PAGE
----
And they are great teachers. Great because they are accessible to students, but also great because they demand excellence from Wabash men. I’ll tell you a couple of stories from my time here. One I remember was in my first couple of weeks of classes in my Freshman year, 27 years ago, in 1983. I was in an English class about contemporary drama, taught by Don Herring, the chairman of the department. He’s still around, as a retired, emeritus professor. But here’s what I remember: An upperclassman raised his hand, and made what sounded to me like a long, very sophisticated comment about this very difficult play by Luigi Pirandello that we were reading. There were only about nine of us in the class, and Dr. Herring took a breath, leaned back against the chalkboard, exhaled, and said, kindly but firmly, in his inimitable North Carolina accent, “Neil, that is a ponderous load of crap you just laid out there on the table.”

That was a good reminder that B.S. won’t get you through Wabash College. So, if you think you’re going to be able to B.S. your way through college, you know where the doors are, because Wabash College won’t be a great fit for you.

Now a story from my junior and senior years. There were a couple of areas I wanted to study in English that weren’t offered as official classes. One was the idea of heroes in literature, including female heroes. Another was this: I wanted to do an in-depth study of three poets whose work I had read, and I wanted to read more of their poetry, learn more about their lives, and write a substantial paper about how their work influenced the twentieth century and how the events of the twentieth century influenced them and their work. So I went to Professors Warren Rosenberg and Roger Berger and asked them if they would supervise me in what were called “independent studies.” In truth, these studies were not entirely “independent,” because we had class every week, once or sometimes twice. In both cases, class was held over lunch at the Scarlet Inn, across campus, in a booth. An hour of the two of us—me on one side of the booth, the professor on the other side—discussing the book or poems I was reading that week. Talk about not being able to hide!

This is what I mean by Wabash College faculty being teachers.

But it’s not all about the classrooms. I often say that the best education I got here was between midnight and two a.m., in the dining room of my fraternity house, discussing issues of politics, philosophy, religion, or sports, with my fellow students. Many of the very accomplished young men surrounding you in this room will end up being your teachers, and you, theirs.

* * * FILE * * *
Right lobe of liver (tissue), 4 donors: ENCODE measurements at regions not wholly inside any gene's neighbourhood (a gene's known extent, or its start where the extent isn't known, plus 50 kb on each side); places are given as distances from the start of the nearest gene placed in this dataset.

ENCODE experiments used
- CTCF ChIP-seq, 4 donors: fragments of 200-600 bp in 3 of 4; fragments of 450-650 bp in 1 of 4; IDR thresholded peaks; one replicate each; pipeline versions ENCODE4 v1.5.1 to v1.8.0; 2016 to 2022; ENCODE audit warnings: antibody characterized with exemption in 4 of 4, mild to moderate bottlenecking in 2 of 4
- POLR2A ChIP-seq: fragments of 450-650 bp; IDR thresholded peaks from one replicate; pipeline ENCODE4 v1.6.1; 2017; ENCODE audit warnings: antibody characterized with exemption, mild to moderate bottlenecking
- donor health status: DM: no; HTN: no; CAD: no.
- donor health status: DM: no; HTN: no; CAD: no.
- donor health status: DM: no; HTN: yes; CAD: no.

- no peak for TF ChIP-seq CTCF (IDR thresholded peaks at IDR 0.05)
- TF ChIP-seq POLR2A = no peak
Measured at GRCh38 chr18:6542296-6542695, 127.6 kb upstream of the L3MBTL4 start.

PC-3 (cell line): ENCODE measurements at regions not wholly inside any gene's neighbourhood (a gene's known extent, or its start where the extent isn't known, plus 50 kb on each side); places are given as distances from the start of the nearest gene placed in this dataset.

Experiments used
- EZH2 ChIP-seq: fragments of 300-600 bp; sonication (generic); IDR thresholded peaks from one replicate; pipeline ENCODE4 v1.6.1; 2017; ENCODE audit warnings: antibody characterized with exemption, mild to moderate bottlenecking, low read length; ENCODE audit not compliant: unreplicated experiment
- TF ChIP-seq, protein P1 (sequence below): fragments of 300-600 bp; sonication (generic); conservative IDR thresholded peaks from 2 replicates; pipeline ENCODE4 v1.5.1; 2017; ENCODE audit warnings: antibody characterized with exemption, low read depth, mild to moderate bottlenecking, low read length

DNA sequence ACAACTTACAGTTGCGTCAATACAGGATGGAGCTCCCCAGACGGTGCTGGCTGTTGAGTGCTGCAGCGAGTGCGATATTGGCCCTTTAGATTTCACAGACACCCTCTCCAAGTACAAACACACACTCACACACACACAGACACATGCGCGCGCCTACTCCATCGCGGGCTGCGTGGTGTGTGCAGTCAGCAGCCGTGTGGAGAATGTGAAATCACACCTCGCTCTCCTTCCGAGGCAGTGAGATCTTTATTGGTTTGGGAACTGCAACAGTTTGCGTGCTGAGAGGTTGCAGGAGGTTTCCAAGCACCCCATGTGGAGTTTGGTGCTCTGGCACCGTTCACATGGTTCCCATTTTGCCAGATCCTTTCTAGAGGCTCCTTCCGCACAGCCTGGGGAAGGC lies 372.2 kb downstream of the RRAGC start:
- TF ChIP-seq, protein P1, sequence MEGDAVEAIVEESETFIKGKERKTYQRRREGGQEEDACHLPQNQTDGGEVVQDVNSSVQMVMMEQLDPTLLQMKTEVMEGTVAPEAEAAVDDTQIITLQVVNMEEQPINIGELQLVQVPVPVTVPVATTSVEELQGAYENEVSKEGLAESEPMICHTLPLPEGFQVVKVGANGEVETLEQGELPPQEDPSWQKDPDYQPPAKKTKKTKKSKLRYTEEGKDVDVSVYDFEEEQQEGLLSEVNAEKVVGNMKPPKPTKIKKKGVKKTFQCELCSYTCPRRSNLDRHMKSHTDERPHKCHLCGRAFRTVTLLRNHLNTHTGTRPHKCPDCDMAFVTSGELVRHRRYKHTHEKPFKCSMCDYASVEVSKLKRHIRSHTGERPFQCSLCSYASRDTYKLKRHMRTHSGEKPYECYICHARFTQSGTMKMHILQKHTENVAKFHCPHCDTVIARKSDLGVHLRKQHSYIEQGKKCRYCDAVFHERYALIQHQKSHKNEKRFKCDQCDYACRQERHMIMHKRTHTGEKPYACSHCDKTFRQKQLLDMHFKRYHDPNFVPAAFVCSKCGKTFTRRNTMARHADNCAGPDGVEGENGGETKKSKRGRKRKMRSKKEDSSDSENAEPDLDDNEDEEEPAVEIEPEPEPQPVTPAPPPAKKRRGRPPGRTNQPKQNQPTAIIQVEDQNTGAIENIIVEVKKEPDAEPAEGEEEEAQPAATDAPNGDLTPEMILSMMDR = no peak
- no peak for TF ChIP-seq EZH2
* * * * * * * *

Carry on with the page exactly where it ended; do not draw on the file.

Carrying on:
There’s a lot of room for fun here, too. As you know, Wabash has a nationally ranked football team, its swimming and diving program is one of the top Division III programs in the Nation, and if you walk across campus, you’ll see our new, state-of-the-art baseball facility being built. For my part, I was a radio DJ and eventually ran WNDY-FM, the radio station here—that’s not part of the coursework here; it’s an entirely student-run and student-funded operation. The college newspaper here—it’s called The Bachelor (ha, ha)—is award-winning, and I try to read it on line every week as an alumnus. And I’d be remiss if I didn’t mention the College humor magazine,Barrickman’s Revenge—named after Basil Barrickman, the first student ever expelled from Wabash College for misconduct—which I edited in my last semester here, as a little going-away gift for my friends in the faculty and administration. (After that, it’s amazing that I’m allowed back on campus at all.)

You don’t have to do any of these things if you come to Wabash College, but you should want to do them. They’re fun, they’ll bring you into contact with different members of the Wabash College community, and you might accidentally learn something. Me, I learned to come out of my shy shell behind a radio microphone, and they haven’t been able to shut me up since then.